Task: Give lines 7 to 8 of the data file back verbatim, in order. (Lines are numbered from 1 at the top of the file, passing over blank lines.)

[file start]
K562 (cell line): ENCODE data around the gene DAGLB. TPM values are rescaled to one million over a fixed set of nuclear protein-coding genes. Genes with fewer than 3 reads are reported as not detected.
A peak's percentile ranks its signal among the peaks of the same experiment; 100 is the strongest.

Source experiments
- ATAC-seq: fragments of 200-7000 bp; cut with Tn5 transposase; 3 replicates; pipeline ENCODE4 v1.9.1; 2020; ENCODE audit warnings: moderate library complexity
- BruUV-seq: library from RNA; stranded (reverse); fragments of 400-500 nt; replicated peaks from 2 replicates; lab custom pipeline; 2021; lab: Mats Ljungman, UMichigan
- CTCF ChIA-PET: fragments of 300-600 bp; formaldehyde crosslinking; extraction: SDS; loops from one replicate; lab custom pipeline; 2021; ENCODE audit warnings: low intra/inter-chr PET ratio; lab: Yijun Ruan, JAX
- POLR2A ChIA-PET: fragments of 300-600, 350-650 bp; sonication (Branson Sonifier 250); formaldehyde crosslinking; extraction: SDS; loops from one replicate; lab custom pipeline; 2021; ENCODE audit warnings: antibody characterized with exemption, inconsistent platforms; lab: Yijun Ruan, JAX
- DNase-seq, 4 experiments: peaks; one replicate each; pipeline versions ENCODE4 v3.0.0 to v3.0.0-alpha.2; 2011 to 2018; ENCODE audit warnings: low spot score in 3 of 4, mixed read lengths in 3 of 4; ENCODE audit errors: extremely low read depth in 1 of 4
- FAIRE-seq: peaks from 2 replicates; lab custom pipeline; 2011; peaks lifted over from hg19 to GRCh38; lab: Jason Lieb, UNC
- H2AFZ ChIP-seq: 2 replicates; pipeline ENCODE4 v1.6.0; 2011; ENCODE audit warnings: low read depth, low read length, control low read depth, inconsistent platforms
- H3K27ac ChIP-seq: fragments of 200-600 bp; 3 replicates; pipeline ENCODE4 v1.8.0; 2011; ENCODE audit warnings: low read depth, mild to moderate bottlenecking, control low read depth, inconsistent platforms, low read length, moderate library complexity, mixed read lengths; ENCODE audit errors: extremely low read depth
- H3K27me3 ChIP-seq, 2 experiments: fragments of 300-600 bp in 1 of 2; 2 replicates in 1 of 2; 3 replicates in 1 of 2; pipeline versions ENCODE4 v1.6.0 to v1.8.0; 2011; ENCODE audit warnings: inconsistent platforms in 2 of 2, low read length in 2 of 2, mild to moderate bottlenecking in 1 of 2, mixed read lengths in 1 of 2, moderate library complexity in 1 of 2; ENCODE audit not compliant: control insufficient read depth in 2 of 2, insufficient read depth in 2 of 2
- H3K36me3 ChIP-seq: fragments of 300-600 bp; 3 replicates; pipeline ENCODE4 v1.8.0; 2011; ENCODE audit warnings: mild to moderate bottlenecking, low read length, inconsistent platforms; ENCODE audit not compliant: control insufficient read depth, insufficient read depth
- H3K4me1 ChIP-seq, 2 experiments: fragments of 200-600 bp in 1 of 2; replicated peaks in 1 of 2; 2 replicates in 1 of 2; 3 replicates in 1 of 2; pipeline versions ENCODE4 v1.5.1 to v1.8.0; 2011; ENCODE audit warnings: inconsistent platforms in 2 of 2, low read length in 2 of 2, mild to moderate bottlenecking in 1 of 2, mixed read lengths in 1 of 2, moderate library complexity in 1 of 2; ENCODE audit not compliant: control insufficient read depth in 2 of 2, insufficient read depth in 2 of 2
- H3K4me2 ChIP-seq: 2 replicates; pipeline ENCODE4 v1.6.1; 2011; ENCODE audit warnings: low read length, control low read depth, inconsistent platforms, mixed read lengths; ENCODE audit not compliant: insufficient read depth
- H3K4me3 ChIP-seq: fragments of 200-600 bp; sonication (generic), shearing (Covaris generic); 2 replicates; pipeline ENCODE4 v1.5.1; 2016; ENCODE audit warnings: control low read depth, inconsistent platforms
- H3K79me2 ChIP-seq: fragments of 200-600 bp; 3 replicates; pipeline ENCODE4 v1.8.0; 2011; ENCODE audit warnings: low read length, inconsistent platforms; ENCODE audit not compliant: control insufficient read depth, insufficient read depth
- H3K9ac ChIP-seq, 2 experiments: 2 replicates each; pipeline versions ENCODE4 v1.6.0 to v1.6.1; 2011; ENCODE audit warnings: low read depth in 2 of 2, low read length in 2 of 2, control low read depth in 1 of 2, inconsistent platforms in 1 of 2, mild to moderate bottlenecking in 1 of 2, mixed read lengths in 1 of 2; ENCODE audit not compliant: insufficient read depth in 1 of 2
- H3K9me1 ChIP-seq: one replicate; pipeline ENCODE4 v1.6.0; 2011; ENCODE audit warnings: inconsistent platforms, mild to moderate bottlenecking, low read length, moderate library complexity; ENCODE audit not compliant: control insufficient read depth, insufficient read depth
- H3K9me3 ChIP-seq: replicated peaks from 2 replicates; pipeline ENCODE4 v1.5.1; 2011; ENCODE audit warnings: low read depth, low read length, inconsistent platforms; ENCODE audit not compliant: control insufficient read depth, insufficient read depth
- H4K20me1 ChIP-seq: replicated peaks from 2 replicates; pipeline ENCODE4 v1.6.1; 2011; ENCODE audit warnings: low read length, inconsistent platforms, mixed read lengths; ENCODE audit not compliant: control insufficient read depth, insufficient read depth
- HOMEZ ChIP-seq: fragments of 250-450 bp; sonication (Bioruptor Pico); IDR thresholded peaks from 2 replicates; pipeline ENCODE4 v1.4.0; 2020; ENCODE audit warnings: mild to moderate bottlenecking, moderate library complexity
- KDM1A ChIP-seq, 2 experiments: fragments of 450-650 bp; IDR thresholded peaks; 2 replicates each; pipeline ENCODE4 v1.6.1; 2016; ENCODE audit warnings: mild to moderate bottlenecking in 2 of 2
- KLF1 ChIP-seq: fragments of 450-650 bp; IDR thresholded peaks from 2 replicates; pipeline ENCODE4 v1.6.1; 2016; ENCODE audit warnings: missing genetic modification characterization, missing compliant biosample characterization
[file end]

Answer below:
- POLR2A ChIA-PET: fragments of 300-600, 350-650 bp; sonication (Branson Sonifier 250); formaldehyde crosslinking; extraction: SDS; loops from one replicate; lab custom pipeline; 2021; ENCODE audit warnings: antibody characterized with exemption, inconsistent platforms; lab: Yijun Ruan, JAX
- DNase-seq, 4 experiments: peaks; one replicate each; pipeline versions ENCODE4 v3.0.0 to v3.0.0-alpha.2; 2011 to 2018; ENCODE audit warnings: low spot score in 3 of 4, mixed read lengths in 3 of 4; ENCODE audit errors: extremely low read depth in 1 of 4